In personal development circles the late Stephen Covey introduced the concept of ‘sharpening the saw’. It is the seventh of his classic ‘The Seven Habits of Highly Effective People’ and concerns the principle of balanced self renewal. It is the one habit that encircles the other six as it makes all the others possible.

The concept comes from the idea of a man in the forest working hard to chop down a tree with a saw. He has been at it for several hours and the sweat, hard labor and exhaustion is self evident. A person comes up to him and suggests taking a few minutes to sharpen the saw so as to be more effective, to which he replies ‘I’m too busy sawing to have time to stop!’

It is rather like saying, I don’t have time to stop to get fuel for my car even though it’s running on low! Eventually if I carry on like that I am going to come to a grinding halt!

Many centuries before Covey, King Solomon in the book of Ecclesiastes (10:10) summarised this idea. I give the Hebrew translation below in two forms:
“If the axe is dull and its edge unsharpened, more strength is needed, but skill will bring success”
“Remember the duller the axe, the harder the work; use your head: the more brains the less muscle.”

So sharpening the saw is not necessarily just about working harder, but thinking smarter.

An important part of thinking smarter is understanding that we are whole human beings with physical, spiritual, social-emotional and mental dimensions. These four dimensions interrelate with each other and are vital if we are going to live life for the long haul. For example have you noticed when you are hungry and tired how often it seems as if everyone else is inconsiderate or incompetent! Or there is that experience of waking up at 3am with intense foreboding about a task or meeting that is coming up. In those cases it is the lack of physical renewal that is affecting other dimensions.

One of the hallmarks of modern life is how these 4 dimensions are often artificially separated from each other, being seen in isolation rather than as a whole. We are whole human beings made in the image of God with all the wonder and awe that entails. Biblical Scripture teaches that we are fundamentally broken in all 4 dimensions, but that does not preclude the possibility of transformation and renewal.

Although renewal individually in each dimension is important, the four dimensions powerfully interact with each other. So, for example, I have often been struck how after a holiday or a period of intense exercise how some of the most powerful insights or solutions to problems emerge even though I have not been thinking about them.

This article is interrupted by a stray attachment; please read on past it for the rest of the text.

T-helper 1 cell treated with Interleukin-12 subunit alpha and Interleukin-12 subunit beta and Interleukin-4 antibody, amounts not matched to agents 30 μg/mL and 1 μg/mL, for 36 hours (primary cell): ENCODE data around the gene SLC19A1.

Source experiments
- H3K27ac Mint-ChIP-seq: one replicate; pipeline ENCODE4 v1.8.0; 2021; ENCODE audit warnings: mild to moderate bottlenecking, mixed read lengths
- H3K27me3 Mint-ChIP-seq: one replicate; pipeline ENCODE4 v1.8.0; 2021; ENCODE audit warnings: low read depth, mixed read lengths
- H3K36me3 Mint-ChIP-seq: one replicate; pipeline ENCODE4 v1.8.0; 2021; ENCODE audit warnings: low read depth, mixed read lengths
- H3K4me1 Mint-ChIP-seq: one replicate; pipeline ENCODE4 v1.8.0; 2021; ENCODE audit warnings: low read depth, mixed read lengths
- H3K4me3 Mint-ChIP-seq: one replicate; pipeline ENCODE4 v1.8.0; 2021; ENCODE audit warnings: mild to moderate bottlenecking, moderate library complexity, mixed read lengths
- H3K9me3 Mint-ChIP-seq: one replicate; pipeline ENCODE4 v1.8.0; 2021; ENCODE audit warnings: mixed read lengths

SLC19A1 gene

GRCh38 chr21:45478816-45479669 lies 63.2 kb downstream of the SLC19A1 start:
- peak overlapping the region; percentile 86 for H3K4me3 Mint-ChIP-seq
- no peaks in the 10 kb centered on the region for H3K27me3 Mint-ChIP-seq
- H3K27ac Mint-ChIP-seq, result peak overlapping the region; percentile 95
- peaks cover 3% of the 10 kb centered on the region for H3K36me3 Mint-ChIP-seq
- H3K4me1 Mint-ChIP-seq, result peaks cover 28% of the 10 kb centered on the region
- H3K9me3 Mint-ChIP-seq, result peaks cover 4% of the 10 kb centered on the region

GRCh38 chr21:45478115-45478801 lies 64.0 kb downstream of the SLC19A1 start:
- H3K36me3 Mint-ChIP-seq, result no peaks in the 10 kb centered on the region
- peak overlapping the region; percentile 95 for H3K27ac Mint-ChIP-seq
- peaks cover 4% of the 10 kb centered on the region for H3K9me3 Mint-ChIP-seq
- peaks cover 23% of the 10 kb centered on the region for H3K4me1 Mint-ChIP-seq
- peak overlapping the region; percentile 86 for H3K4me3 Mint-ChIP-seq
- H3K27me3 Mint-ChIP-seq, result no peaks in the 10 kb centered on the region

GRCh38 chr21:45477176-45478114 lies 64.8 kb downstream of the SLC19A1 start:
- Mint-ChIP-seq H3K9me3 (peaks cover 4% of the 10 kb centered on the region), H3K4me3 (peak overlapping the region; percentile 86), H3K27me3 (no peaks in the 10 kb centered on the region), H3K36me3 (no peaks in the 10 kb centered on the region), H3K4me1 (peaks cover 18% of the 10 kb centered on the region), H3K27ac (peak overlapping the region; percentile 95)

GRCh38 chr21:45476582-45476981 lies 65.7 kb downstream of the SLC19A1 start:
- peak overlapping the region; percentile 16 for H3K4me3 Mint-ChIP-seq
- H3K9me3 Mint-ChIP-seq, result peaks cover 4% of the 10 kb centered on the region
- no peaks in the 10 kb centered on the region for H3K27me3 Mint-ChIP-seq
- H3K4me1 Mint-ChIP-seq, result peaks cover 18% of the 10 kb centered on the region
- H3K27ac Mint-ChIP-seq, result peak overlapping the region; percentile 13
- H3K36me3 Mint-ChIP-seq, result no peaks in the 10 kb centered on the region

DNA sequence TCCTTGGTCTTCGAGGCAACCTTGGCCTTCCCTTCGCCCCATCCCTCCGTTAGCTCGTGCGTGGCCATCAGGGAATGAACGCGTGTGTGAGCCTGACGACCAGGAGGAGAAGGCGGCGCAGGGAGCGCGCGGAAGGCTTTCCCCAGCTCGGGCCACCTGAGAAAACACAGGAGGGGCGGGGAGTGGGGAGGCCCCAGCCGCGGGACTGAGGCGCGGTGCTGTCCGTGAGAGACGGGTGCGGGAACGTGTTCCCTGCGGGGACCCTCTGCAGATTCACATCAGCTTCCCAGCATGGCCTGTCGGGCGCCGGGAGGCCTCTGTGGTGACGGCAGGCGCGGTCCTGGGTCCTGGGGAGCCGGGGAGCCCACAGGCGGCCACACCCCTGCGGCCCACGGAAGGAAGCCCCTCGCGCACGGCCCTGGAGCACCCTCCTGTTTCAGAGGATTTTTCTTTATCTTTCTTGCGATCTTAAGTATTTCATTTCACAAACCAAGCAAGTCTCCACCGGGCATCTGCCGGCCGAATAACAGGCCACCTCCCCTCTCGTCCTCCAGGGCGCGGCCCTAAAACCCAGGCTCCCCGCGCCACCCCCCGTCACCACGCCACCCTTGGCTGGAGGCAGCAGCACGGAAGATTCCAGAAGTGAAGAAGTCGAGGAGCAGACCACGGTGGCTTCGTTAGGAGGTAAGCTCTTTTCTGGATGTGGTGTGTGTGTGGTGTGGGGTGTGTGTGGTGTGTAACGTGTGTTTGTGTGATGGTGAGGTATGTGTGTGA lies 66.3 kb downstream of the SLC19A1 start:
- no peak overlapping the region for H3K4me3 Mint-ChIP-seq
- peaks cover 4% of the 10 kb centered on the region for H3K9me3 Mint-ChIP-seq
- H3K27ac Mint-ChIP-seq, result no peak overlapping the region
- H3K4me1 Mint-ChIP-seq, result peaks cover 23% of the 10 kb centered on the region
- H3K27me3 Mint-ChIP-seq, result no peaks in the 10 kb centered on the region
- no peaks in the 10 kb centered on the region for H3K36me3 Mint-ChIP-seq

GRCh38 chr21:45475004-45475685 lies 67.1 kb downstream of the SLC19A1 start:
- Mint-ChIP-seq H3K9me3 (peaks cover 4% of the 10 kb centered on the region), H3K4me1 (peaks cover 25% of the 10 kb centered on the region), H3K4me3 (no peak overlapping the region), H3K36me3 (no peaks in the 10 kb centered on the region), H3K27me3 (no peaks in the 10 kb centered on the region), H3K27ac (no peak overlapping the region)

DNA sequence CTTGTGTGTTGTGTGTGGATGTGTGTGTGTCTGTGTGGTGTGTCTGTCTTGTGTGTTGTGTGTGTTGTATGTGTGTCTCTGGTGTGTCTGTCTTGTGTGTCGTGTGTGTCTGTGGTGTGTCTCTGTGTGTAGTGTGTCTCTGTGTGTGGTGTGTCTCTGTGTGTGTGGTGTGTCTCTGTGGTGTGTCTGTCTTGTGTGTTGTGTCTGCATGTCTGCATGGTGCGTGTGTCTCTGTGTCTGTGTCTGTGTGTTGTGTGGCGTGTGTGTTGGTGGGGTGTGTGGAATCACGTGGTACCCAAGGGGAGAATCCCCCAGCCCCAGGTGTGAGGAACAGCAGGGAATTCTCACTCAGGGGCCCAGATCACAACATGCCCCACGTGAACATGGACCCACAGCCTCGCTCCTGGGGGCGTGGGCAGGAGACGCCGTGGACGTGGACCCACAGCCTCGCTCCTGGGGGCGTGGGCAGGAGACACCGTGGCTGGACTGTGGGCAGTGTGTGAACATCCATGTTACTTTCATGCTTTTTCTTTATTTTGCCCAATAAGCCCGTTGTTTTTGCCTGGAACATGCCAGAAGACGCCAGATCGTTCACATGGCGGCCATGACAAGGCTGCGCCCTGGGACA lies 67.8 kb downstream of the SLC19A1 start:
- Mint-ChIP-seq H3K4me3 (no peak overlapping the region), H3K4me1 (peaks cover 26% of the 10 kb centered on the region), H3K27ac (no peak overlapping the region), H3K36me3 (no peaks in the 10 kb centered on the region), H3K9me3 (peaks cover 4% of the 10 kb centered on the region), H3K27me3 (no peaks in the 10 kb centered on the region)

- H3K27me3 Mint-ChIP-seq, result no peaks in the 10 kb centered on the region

It is also important to remember that sharpening the saw does not come automatically. We have to deliberately go out of our way to ensure we do those activities that pour life into us while at the same time being aware of those thinks that drain us.

Here are some activities that renew me in the 4 dimensions:

PHYSICAL: swimming, walking on bright sunny mornings in areas of natural beauty.
SPIRITUAL: daily Biblical meditation, regular prayer times with family and friends, Sunday worship. At least one day a week with no work related activities to remind me that I am fundamentally not a human doing, but a human being unconditionally loved by God because of what Christ has done.
SOCIAL-EMOTIONAL: family meal times, deep mutually enriching friendships, inspiring and uplifting movies, playing with my children.
MENTAL: reading and listening to great thinkers and writers; sharing and teaching at a deep level.

On the other hand, there are some activities and situations I know I need to avoid as they drain the life out of me:
– technical details
– negative critical people
– sensual material distractions
– empty conversation
– feeling rushed.

So how about you?
How do you build in sharpening the saw into your daily, weekly, monthly and yearly routines?
What are the activities you need to start doing on a regular basis?
What is it you need to avoid?
Do share your comments, observations and insights below